U.S. Air Forces Africa Help Nigerian C-130 Fly Again
By Tech. Sgt. Alec Lloyd , U.S. Air Forces Africa
/ Published October 19, 2009
NIGERIA, Sep 1, 2009 -- A group of active duty Air Force and Tennessee Air National Guard members helped restore one of Nigeria's C-130 transport aircraft to flying condition as part of an ongoing engagement between 17th Air Force, U.S. Air Forces Africa, and Nigeria.
Lieutenant Colonel David MacKenzie, deputy director of 17th Air Forces plans and programs directorate, visited Nigeria in January along with members from the Secretary of the Air Force International Affairs, Africa Division and the C-130 System Program Office to lay the groundwork for the visit.
From August 16 to 29, 2009, he partnered with a team of 12 maintainers from the 118th Airlift Wing in Nashville, Tennessee to help familiarize the Nigerian Air Force maintainers with evaluating and repairing one of Nigeria's C-130H transport aircraft. Currently, only one out of Nigeria's eight C-130s is available for service.
"The 118th has done a terrific job in helping us partner with this key African nation to build capacity to support African Union and United Nations peacekeeping transport capabilities," said MacKenzie. "This is the biggest military to military exchange event we've done in 2009 and we couldn't have done it had the 118th not stepped up with not only the Maintenance folks but with their own C-130H aircraft and crew providing the transport and Ravens to guard the aircraft." He noted that the Airmen from the Volunteer State were themselves volunteers.
The mission was primarily to demonstrate propeller and engine change procedures in order to render the C-130 airworthy enough to fly to an aircraft repair depot in Europe for a more extensive overhaul, and the Nigerians took advantage of the opportunity to learn as much as they could from the 118th demonstrations.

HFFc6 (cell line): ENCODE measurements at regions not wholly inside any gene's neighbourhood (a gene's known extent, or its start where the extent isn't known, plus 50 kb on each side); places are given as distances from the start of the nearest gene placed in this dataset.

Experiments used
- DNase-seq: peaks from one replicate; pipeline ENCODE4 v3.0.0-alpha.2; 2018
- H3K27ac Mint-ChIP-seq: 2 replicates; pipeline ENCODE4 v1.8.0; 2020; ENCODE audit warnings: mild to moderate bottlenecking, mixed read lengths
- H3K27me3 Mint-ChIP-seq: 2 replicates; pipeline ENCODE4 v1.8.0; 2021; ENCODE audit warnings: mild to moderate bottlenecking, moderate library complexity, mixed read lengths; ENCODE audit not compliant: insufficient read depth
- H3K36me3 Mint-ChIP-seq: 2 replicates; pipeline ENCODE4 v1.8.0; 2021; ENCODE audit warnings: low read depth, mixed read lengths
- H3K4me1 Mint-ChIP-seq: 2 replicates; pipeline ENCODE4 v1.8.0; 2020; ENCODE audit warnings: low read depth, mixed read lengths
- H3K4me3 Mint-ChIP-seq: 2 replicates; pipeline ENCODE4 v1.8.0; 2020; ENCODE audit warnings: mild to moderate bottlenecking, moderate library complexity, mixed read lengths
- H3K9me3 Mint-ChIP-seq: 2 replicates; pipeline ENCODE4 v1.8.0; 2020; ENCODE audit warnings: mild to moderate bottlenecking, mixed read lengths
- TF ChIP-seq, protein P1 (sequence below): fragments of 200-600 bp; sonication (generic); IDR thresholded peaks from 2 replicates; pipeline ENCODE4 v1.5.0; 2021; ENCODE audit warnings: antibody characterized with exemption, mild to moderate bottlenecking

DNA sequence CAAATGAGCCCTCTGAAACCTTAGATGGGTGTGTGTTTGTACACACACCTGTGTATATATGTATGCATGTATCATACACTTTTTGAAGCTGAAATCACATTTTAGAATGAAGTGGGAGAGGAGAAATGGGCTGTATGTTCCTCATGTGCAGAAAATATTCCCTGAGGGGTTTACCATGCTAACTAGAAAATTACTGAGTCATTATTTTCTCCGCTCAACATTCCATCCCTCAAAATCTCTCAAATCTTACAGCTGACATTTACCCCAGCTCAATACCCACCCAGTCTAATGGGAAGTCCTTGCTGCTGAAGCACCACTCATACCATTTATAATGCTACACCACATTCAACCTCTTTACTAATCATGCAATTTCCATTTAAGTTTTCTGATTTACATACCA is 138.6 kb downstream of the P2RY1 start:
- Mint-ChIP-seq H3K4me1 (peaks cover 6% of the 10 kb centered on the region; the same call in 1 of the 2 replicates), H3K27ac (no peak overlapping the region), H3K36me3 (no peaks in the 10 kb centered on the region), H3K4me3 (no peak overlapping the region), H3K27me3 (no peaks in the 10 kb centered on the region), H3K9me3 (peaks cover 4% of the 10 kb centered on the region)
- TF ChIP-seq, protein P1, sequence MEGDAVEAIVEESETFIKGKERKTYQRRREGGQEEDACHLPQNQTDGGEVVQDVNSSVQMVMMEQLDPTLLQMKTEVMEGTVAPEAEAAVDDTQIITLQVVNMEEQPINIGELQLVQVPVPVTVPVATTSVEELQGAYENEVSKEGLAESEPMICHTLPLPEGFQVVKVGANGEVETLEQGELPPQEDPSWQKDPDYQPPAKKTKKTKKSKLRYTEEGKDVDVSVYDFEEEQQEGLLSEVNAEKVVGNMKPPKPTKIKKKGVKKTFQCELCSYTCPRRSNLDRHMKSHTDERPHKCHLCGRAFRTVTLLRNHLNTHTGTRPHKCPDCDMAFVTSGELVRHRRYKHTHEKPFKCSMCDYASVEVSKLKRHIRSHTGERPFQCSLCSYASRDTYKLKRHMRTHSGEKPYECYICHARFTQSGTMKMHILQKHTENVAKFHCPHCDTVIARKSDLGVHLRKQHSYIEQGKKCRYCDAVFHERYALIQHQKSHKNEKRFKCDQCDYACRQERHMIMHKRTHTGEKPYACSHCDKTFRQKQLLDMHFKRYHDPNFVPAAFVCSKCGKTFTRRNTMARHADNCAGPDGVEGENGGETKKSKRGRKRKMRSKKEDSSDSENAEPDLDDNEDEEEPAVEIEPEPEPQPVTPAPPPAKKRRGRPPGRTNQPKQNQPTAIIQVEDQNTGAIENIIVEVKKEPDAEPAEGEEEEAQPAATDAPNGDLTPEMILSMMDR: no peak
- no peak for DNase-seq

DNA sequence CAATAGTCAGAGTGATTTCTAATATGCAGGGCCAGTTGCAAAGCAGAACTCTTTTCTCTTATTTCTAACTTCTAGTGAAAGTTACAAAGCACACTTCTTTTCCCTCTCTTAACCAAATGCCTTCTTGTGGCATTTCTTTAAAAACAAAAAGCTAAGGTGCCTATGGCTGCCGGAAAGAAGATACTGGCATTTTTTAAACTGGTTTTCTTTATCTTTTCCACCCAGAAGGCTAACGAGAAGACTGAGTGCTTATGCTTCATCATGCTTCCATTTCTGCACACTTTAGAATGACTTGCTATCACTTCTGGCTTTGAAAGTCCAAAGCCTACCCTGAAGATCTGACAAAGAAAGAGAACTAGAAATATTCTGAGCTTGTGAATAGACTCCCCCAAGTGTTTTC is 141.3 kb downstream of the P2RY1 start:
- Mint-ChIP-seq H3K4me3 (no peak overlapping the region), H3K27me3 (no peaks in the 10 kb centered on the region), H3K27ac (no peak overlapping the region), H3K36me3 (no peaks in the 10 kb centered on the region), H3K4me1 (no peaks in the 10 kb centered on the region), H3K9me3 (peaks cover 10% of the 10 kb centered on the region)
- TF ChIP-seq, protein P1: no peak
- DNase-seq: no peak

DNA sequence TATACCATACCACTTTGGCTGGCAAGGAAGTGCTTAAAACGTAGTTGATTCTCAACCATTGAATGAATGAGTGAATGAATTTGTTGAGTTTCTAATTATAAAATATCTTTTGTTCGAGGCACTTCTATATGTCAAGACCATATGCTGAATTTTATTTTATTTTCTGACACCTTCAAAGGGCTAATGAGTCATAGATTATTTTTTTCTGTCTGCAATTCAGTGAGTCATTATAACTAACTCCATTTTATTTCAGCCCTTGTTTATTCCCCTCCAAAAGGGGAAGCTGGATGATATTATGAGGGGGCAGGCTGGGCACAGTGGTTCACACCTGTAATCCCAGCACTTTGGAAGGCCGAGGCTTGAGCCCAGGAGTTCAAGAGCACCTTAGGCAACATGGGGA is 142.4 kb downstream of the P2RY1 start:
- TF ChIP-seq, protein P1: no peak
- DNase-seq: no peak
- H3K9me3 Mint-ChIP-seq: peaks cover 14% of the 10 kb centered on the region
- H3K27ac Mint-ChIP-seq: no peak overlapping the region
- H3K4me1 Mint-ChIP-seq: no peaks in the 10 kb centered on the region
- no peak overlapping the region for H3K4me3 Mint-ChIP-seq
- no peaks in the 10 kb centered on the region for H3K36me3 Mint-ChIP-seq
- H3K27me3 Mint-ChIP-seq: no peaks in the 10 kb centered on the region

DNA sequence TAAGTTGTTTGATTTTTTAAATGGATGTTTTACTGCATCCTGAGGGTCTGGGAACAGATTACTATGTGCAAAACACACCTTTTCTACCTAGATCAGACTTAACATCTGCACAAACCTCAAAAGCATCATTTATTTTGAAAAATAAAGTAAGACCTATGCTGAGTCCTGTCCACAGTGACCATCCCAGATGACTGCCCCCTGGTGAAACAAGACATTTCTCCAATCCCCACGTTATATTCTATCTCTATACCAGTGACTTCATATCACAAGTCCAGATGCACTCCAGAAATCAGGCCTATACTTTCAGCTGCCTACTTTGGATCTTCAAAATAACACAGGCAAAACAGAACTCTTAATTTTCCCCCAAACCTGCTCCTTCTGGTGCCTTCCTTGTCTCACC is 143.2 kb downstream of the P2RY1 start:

"The 118th was perfect for this task as they are developing into an international training unit having recently conducted training and visits with the Polish Air Force and their own growing C-130 fleet," added MacKenzie.
The Nigerians' drive to learn impressed Senior Master Sergeant David West, a flight
line supervisor with the 118th. "They want to know everything we can teach them," he said. "They want to learn and they want to work."
The Nigerian C-130 fleet dates from the mid-1980s, and has not been upgraded since then. West said that this is where the continuity of the Air National Guard really comes in handy.
"There's hardly anyone here with less than 20 years experience," he said. "That means you can always ask one of the guys 'remember when we had a problem like this?' and odds are you've experienced it, either on the military or civilian side. Someone who had only worked on the J-model would be completely lost on this."
Chief Master Sergeant Tony Jeanette, also of the 118th, said that their Nigerian hosts have been excellent.
"They welcomed us with open arms, very cordial and polite," he said. "The majority of their problem is that they need some formal training and tools. Without tools, you can't fix anything."
In addition to the 118th, the mission drew upon two Air Force International Affairs officers, a civilian technician from the new business office and 1st Lieutenant Dan Wilkenson, an aerospace composites engineer from the 330th Aircraft Sustainment Group out of Robbins Air Force Base, Georgia. Wilkenson's expertise was critical in setting the stage to render the additional Nigerian C-130 aircraft ready to enter Program Depot Maintenance.
"The biggest challenge we have so far is part and tool availability," Wilkenson said. "If we have to replace something, we pretty much have to can it from another aircraft instead of drawing it from supply, which is a lengthy process." He also noted that there was a shortage of safety equipment and larger tools such as engine stands, making what would otherwise be fairly simple repairs much more complex.
Despite all of the obstacles, the event has been so successful that the Nigerian Chief of Air Staff initiated talks during the event to repair a second aircraft as soon as possible.
"I'm really glad to be here," said Chief Jeanette. "This has been a good experience for both sides and we hope to come back again when they launch this aircraft to fly to the depot and start work on the second one."